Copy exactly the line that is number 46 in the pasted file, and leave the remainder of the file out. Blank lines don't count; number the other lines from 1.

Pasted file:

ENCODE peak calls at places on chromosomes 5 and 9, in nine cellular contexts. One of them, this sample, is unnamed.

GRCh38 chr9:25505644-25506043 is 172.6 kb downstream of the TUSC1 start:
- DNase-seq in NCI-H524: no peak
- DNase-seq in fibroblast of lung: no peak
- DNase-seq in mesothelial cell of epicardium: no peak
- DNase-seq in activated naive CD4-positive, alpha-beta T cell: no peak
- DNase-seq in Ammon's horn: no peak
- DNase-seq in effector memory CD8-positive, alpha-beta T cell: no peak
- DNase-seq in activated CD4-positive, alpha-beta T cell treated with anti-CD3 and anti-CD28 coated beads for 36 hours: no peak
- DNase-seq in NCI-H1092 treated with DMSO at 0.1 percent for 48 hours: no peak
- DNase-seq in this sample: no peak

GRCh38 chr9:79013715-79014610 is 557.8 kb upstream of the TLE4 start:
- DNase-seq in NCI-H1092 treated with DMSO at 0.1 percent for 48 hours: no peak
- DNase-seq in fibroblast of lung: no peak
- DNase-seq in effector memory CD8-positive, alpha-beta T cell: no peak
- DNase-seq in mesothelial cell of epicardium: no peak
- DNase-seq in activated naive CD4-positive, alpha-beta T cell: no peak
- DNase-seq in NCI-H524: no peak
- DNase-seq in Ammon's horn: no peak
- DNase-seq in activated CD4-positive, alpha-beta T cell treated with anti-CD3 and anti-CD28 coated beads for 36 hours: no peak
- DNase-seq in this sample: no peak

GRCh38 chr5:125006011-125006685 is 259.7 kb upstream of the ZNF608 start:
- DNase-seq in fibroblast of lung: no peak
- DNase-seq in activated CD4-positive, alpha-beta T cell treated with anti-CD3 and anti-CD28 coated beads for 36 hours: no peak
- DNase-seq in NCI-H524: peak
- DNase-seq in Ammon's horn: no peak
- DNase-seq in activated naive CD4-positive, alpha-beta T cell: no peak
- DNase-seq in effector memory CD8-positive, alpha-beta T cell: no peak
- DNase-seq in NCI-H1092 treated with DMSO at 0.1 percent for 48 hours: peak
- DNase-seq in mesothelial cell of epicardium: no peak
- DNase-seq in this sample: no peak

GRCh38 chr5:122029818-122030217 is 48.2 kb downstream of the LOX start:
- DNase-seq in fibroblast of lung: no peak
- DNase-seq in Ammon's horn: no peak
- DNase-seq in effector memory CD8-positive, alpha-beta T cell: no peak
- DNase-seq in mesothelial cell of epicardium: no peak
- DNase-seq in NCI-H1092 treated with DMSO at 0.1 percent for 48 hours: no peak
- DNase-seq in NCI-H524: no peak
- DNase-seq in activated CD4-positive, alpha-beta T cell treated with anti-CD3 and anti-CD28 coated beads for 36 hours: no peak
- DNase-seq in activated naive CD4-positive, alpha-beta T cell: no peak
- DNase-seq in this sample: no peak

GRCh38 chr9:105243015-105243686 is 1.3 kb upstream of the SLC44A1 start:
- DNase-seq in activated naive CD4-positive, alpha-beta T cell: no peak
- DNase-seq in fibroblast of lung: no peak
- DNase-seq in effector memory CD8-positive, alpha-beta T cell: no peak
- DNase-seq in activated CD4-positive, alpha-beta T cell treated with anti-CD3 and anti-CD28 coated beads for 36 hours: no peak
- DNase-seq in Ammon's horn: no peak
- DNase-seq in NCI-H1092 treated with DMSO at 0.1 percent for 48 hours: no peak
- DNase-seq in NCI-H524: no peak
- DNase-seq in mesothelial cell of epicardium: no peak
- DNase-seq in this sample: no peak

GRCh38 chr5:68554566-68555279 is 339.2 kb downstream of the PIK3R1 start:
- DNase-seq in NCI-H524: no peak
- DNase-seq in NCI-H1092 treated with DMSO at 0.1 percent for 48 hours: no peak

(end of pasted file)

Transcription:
- DNase-seq in activated CD4-positive, alpha-beta T cell treated with anti-CD3 and anti-CD28 coated beads for 36 hours: no peak